“YOU! PICK UP HIS CROSS!” (a soldier shouting)

My mind had no time to process what was happening, before I knew it I was being forced by a centurion, to bear the cross of a man I had known as Jesus. Confused, and scared my muscles began to move on their own. I was so numb with the horror of the situation, the cross had almost no weight to it. My adrenaline consumed me, and my mind raced with flashes of this man Jesus preaching and teaching in the Synagogue, and then back to my present horror of his condemnation.


7. Crucifixion: Jesus is nailed to the cross
The first nail didn’t meet flesh.  The first nail was used to hang a sign.  A sign that was meant to embarrass, to humiliate to mock this man who claimed to be God.  The first nail held a piece of wood on which read “King of the Jews” , a partially true statement but incomplete for this man was in fact king of all.  Crucifixion was meant to humiliate, to send a message to those who stood as witnesses.  It was meant to ensure that those watching would be sure to think twice about carrying on this man’s cause.  Exhausted, beaten and in pain, Jesus is laid down on top of the crossbeam he has just carried.  As his arms are stretched out along the beam did he resist?  Did this man, fully God but fully man pull back from the excruciating moment that was inevitable.  Even if he did, it was futile; with no energy left in his beaten body he was no match for the fit and muscular Roman soldier.  The nail, 7 inches in length was placed against his wrist and the first strike broke the skin as Jesus cried out in pain.  It probably took 2 or three swings of the hammer for the tip of the nail to embed in the wood of the crossbeam.  As painful and torturous as this was, it was only the beginning for this would be repeated through the other wrist.  Likely, Jesus’ wrists were also tied tightly with a leather strap before the crossbeam was lifted and secured to the center post.  As it was set into place the slow and painful process of dying began.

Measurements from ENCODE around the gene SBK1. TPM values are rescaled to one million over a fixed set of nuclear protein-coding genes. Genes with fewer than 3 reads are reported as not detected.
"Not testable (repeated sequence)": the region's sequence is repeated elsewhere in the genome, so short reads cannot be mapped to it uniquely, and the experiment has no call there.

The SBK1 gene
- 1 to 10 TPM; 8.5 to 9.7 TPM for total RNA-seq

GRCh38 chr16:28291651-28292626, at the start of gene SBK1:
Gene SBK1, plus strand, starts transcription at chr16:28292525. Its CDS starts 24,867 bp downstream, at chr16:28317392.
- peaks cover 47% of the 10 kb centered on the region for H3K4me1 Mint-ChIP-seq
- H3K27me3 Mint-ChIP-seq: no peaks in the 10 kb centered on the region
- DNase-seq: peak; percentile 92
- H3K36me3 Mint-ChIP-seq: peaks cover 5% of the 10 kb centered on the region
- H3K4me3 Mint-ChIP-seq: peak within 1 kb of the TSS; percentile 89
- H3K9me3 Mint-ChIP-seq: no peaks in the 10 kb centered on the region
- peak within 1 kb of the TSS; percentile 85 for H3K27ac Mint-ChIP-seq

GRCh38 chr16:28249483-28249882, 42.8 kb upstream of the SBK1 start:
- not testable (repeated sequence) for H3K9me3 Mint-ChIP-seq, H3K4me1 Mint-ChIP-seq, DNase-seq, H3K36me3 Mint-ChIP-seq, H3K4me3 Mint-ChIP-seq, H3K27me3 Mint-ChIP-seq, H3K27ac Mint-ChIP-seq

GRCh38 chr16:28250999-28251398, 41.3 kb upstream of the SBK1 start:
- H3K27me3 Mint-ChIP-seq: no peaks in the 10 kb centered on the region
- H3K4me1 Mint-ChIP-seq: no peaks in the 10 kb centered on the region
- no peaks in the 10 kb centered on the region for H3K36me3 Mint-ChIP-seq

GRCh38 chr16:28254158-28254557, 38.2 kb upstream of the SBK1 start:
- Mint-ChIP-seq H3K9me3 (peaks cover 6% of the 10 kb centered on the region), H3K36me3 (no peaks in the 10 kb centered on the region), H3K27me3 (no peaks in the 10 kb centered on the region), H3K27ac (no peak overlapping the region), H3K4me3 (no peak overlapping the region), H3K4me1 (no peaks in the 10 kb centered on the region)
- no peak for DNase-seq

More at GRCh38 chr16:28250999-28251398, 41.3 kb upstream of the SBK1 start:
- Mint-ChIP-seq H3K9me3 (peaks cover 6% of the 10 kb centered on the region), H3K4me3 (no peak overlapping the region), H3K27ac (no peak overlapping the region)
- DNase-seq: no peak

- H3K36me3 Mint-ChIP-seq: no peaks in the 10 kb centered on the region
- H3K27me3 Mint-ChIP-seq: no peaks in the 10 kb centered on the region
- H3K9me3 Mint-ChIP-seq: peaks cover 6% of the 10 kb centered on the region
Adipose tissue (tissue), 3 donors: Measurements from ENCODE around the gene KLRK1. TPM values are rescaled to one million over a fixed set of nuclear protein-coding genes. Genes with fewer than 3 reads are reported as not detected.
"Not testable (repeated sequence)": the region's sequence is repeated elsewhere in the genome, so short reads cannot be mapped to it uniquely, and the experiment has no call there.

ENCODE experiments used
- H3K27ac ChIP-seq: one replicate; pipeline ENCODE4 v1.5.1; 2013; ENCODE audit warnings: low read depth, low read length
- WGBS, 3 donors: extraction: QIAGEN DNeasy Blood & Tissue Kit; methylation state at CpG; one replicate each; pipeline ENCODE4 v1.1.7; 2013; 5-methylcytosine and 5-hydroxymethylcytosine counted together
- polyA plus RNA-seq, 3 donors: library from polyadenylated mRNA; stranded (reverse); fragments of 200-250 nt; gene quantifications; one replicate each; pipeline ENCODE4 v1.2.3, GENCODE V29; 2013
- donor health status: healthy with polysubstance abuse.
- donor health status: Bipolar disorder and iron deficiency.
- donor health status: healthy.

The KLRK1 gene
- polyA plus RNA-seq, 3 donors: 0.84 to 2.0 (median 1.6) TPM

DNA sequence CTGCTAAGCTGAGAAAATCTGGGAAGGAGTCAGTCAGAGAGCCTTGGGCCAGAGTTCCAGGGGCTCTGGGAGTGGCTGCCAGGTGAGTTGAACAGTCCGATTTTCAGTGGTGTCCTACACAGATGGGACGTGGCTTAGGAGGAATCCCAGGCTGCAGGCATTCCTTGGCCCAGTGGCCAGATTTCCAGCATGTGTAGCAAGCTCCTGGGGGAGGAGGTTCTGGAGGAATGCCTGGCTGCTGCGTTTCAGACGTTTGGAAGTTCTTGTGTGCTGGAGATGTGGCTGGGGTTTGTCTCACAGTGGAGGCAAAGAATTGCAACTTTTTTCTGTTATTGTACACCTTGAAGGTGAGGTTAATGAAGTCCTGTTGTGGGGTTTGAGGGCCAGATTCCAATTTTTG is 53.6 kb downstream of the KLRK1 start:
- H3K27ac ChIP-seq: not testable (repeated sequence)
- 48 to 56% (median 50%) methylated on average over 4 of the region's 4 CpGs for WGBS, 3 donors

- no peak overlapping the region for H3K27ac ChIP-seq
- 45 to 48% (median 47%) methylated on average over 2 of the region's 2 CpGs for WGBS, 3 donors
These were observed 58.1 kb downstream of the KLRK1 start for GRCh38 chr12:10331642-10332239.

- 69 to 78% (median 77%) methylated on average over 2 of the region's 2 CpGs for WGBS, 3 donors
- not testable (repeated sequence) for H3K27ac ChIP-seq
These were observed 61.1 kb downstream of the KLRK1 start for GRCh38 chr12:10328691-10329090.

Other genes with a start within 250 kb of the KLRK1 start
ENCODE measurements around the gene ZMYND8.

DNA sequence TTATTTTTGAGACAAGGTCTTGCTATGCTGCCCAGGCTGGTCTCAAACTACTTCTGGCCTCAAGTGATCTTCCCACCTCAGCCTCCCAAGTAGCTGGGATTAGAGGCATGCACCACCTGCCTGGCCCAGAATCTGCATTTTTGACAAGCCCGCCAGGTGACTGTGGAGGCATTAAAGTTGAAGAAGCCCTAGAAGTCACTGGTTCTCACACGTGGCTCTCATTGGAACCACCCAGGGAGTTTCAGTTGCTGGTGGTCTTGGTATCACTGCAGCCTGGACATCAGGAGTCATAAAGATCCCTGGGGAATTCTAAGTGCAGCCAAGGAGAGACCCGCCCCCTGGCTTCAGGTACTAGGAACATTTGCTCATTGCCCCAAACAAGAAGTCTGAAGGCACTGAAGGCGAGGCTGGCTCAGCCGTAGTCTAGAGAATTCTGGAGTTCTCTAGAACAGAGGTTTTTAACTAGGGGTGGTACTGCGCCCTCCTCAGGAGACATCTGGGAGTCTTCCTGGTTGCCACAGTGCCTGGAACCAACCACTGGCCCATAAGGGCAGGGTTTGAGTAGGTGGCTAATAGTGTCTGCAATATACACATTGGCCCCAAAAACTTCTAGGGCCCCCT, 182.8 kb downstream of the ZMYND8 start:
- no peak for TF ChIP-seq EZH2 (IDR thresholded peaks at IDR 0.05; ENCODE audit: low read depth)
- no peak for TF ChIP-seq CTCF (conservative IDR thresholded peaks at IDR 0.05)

8. Jesus’ clothes are taken away
Jesus and the soldiers arrive at Golgotha, the place of the skull.  It’s right outside the walls of Jerusalem, a place near enough to the city that those coming in and out could read the inscription ‘Jesus of Nazareth – King of the Jews’.  Simon drops the cross and melts into the distance.  For the final time, the soldiers seize the son of God, and strip him of all his clothing.  His bare body is hurled to the ground, and his limbs are hammered to the wooden beams with iron stakes.  The cross is lifted up, and they fasten it in place.

After crucifying Jesus, the soldiers took his clothes, and divided them into four shares, one for each of them, with the undergarment remaining. This garment was seamless, woven in one piece from top to bottom.  Not wanting to tear it and lose its value,they say to one another. “Let’s decide by lot who will get it.”  The men showed more care for pieces of cloth than the man who they covered.  This happened that the scripture might be fulfilled that said, “They divided my clothes among them and cast lots for my garment.”

SING “At the foot of the Cross” – Kathryn Scoot


9. Jesus dies on the cross (two voices needed)
We have been standing here for hours, watching and listening. It is getting so dark. A bleak sky covers everything. What is going on? Is he really who he says he is? He can’t be…

[JESUS VOICE: My God, my God why have you forsaken me?]

[pause] he must be calling to elijah… will elijah take him down?

[JESUS VOICE: I’m thirsty]

Near me is a jar full of sour wine. A man dips a sponge into it and pulls it out dripping the drink onto the dirt where the cross was dragged  just hours ago. He sticks the sponge onto the end of a hyssop branch and rushes over to Jesus with it. He reaches up to hold it to jesus’ mouth. Wine spills from the sponge, mixes with Jesus blood and pours down the stick onto the mans arm. He pulls it away and takes a step back. I can see his face go pale as he looks at his arms marked in red.